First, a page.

Mark Twain on God

From: Keith B Miller (
Date: Thu Feb 21 2002 - 11:02:32 EST

  • Next message: Adrian Teo: "RE: Darwinism/Compassion"

    I received this on another list serve. I think that this essay shows the
    failure of a natural theology. It is unable to deal adequately with issues
    of theodicy ("problem of evil"). It is significant, I think that it was
    over just this issue that Darwin stumbled.


    >Thoughts of God
    >by Mark Twain
    >from Fables of Man
    >Mark Twain Papers Series
    >University of California Press
    >HOW OFTEN we are moved to admit the intelligence exhibited in both
    >the designing and the execution of some of His works. Take the fly,
    >for instance. The planning of the fly was an application of pure
    >intelligence, morals not being concerned. Not one of us could have
    >planned the fly, not one of us could have constructed him; and no one
    >would have considered it wise to try, except under an assumed name.
    >It is believed by some that the fly was introduced to meet a
    >long-felt want. In the course of ages, for some reason or other,
    >there have been millions of these persons, but out of this vast
    >multitude there has not been one who has been willing to explain what
    >the want was. At least satisfactorily. A few have explained that
    >there was need of a creature to remove disease-breeding garbage; but
    >these being then asked to explain what long-felt want the
    >disease-breeding garbage was introduced to supply, they have not been
    >willing to undertake the contract.
    >There is much inconsistency concerning the fly. In all the ages he
    >has not had a friend, there has never been a person in the earth who
    >could have been persuaded to intervene between him and extermination;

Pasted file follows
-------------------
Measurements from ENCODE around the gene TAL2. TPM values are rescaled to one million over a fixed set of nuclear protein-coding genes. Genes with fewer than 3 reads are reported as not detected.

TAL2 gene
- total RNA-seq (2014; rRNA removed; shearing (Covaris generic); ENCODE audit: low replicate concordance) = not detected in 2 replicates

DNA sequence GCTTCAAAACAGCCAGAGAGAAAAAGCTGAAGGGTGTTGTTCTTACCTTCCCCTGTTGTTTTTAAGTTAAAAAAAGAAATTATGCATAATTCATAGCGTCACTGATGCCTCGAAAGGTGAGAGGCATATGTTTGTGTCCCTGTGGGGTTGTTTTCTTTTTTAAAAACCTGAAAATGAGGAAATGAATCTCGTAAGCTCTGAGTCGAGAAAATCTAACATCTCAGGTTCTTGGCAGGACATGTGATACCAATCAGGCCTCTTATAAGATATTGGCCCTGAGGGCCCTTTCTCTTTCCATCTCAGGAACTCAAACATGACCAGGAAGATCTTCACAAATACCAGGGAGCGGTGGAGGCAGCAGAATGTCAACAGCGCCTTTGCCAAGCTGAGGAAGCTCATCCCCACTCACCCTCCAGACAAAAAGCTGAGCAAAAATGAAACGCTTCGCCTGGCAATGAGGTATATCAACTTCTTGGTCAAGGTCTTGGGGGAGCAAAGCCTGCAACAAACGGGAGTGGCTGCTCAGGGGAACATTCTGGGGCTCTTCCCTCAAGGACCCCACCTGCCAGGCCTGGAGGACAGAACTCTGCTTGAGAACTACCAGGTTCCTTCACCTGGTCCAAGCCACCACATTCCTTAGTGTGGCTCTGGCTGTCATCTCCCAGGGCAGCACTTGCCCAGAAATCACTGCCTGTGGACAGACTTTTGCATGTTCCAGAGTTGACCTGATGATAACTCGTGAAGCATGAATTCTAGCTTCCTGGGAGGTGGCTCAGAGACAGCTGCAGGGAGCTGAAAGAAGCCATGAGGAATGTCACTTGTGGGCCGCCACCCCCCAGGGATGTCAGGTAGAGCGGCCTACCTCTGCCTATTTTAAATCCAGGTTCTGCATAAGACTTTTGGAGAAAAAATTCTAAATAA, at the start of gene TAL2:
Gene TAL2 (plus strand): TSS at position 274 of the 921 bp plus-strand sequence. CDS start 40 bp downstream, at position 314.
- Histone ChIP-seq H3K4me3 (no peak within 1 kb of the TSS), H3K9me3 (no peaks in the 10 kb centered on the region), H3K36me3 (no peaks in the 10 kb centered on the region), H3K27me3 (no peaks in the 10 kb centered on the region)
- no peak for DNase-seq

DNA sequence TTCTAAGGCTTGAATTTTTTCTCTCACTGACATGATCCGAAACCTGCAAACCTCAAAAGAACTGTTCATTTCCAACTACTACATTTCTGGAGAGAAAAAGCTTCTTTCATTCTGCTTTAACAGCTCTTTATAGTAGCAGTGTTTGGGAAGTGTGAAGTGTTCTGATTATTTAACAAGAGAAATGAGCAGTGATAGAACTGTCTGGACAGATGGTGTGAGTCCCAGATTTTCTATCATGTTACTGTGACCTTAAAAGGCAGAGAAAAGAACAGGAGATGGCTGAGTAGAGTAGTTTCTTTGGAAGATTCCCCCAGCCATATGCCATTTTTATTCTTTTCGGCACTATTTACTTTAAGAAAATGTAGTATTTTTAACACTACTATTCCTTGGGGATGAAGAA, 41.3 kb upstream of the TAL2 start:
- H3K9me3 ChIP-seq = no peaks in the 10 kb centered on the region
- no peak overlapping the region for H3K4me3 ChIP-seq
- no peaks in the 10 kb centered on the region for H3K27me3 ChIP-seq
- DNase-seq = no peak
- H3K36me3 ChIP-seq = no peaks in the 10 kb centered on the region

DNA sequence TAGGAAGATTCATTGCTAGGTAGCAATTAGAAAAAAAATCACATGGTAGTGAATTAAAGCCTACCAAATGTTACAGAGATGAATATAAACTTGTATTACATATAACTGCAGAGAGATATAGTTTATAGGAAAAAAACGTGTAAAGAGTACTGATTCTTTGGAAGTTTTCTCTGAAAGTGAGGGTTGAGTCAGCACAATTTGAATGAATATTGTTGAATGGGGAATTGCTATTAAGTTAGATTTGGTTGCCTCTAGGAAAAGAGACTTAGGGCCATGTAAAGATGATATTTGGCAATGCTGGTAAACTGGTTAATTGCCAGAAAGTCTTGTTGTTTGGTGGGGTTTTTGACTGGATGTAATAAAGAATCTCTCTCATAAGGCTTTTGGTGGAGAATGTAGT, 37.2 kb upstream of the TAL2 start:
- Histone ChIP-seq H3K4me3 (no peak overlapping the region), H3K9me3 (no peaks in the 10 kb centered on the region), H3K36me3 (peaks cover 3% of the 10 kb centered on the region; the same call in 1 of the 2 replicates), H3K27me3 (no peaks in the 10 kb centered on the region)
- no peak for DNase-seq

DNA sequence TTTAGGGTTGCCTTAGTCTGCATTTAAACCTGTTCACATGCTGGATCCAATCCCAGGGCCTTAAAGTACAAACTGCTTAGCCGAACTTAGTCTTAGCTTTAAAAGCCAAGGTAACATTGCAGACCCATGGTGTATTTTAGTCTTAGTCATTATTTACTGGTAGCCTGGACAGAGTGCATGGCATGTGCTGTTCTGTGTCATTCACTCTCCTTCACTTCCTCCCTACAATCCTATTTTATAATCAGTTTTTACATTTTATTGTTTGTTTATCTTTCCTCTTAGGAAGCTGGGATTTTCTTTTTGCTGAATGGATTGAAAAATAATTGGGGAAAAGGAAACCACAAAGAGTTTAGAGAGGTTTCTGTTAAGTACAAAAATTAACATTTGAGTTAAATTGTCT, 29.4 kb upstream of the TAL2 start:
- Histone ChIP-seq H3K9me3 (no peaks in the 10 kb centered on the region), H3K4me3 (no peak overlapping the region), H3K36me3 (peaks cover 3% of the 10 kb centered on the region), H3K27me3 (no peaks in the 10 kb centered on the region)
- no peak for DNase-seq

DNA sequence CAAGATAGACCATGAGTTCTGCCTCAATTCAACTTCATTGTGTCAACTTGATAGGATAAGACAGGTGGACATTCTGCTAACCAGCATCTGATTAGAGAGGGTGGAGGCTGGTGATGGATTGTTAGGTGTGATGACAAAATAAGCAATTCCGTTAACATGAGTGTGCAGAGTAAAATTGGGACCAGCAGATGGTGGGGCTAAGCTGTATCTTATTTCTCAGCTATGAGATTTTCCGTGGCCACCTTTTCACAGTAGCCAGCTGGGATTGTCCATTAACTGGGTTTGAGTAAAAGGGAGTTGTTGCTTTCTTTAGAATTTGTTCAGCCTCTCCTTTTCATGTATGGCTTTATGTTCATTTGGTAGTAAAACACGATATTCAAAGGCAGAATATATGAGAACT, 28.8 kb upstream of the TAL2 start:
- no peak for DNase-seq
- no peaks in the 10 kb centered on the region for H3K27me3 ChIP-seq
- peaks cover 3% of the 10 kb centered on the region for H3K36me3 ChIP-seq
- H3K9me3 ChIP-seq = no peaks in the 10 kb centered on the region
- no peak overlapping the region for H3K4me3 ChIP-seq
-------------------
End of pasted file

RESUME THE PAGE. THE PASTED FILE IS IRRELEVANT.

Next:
>yet billions of persons have excused the Hand that made him -- and
    >this without a blush. Would they have excused a Man in the same
    >circumstances, a man positively known to have invented the fly? On
    >the contrary. For the credit of the race let us believe it would have
    >been all day with that man. Would persons consider it just to
    >reprobate in a child, with its undeveloped morals, a scandal which
    >they would overlook in the Pope?
    >When we reflect that the fly was as not invented for pastime, but in
    >the way of business; that he was not flung off in a heedless moment
    >and with no object in view but to pass the time, but was the fruit of
    >long and pains-taking labor and calculation, and with a definite and
    >far-reaching, purpose in view; that his character and conduct were
    >planned out with cold deliberation, that his career was foreseen and
    >fore-ordered, and that there was no want which he could supply, we
    >are hopelessly puzzled, we cannot understand the moral lapse that was
    >able to render possible the conceiving and the consummation of this
    >squalid and malevolent creature.
    >Let us try to think the unthinkable: let us try to imagine a Man of a
    >sort willing to invent the fly; that is to say, a man destitute of
    >feeling; a man willing to wantonly torture and harass and persecute
    >myriads of creatures who had never done him any harm and could not if
    >they wanted to, and -- the majority of them -- poor dumb things not
    >even aware of his existence. In a word, let us try to imagine a man
    >with so singular and so lumbering a code of morals as this: that it
    >is fair and right to send afflictions upon the just -- upon the
    >unoffending as well as upon the offending, without discrimination.
    >If we can imagine such a man, that is the man that could invent the
    >fly, and send him out on his mission and furnish him his orders:
    >"Depart into the uttermost corners of the earth, and diligently do
    >your appointed work. Persecute the sick child; settle upon its eyes,
    >its face, its hands, and gnaw and pester and sting; worry and fret
    >and madden the worn and tired mother who watches by the child, and